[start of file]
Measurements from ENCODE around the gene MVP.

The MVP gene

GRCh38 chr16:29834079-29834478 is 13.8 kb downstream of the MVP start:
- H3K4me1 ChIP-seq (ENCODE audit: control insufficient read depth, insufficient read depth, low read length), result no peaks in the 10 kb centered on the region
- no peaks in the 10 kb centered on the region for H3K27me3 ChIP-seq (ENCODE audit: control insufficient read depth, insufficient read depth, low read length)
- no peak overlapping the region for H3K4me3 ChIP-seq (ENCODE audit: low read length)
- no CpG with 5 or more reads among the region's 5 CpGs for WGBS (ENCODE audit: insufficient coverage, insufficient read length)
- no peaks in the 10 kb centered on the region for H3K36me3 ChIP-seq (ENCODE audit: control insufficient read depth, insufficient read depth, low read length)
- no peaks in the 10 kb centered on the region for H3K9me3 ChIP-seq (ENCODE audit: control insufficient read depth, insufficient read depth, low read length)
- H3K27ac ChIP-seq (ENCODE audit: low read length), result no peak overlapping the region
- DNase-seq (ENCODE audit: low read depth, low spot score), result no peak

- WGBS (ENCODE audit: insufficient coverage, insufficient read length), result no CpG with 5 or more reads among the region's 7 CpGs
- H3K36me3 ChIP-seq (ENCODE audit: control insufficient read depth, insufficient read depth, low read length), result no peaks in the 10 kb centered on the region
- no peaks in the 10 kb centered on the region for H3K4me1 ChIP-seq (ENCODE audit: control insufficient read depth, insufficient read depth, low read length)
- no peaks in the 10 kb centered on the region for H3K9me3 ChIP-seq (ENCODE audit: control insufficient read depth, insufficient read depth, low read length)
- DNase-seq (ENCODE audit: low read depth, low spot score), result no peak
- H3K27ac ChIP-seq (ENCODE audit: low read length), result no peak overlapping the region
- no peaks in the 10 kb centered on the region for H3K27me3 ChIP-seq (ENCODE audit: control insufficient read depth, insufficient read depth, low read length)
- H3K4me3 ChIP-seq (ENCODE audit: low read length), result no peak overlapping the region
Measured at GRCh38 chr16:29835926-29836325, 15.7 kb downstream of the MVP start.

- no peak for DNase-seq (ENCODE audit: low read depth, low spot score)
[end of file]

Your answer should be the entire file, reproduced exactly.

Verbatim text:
Measurements from ENCODE around the gene MVP.

The MVP gene

GRCh38 chr16:29834079-29834478 is 13.8 kb downstream of the MVP start:
- H3K4me1 ChIP-seq (ENCODE audit: control insufficient read depth, insufficient read depth, low read length), result no peaks in the 10 kb centered on the region
- no peaks in the 10 kb centered on the region for H3K27me3 ChIP-seq (ENCODE audit: control insufficient read depth, insufficient read depth, low read length)
- no peak overlapping the region for H3K4me3 ChIP-seq (ENCODE audit: low read length)
- no CpG with 5 or more reads among the region's 5 CpGs for WGBS (ENCODE audit: insufficient coverage, insufficient read length)
- no peaks in the 10 kb centered on the region for H3K36me3 ChIP-seq (ENCODE audit: control insufficient read depth, insufficient read depth, low read length)
- no peaks in the 10 kb centered on the region for H3K9me3 ChIP-seq (ENCODE audit: control insufficient read depth, insufficient read depth, low read length)
- H3K27ac ChIP-seq (ENCODE audit: low read length), result no peak overlapping the region
- DNase-seq (ENCODE audit: low read depth, low spot score), result no peak

- WGBS (ENCODE audit: insufficient coverage, insufficient read length), result no CpG with 5 or more reads among the region's 7 CpGs
- H3K36me3 ChIP-seq (ENCODE audit: control insufficient read depth, insufficient read depth, low read length), result no peaks in the 10 kb centered on the region
- no peaks in the 10 kb centered on the region for H3K4me1 ChIP-seq (ENCODE audit: control insufficient read depth, insufficient read depth, low read length)
- no peaks in the 10 kb centered on the region for H3K9me3 ChIP-seq (ENCODE audit: control insufficient read depth, insufficient read depth, low read length)
- DNase-seq (ENCODE audit: low read depth, low spot score), result no peak
- H3K27ac ChIP-seq (ENCODE audit: low read length), result no peak overlapping the region
- no peaks in the 10 kb centered on the region for H3K27me3 ChIP-seq (ENCODE audit: control insufficient read depth, insufficient read depth, low read length)
- H3K4me3 ChIP-seq (ENCODE audit: low read length), result no peak overlapping the region
Measured at GRCh38 chr16:29835926-29836325, 15.7 kb downstream of the MVP start.

- no peak for DNase-seq (ENCODE audit: low read depth, low spot score)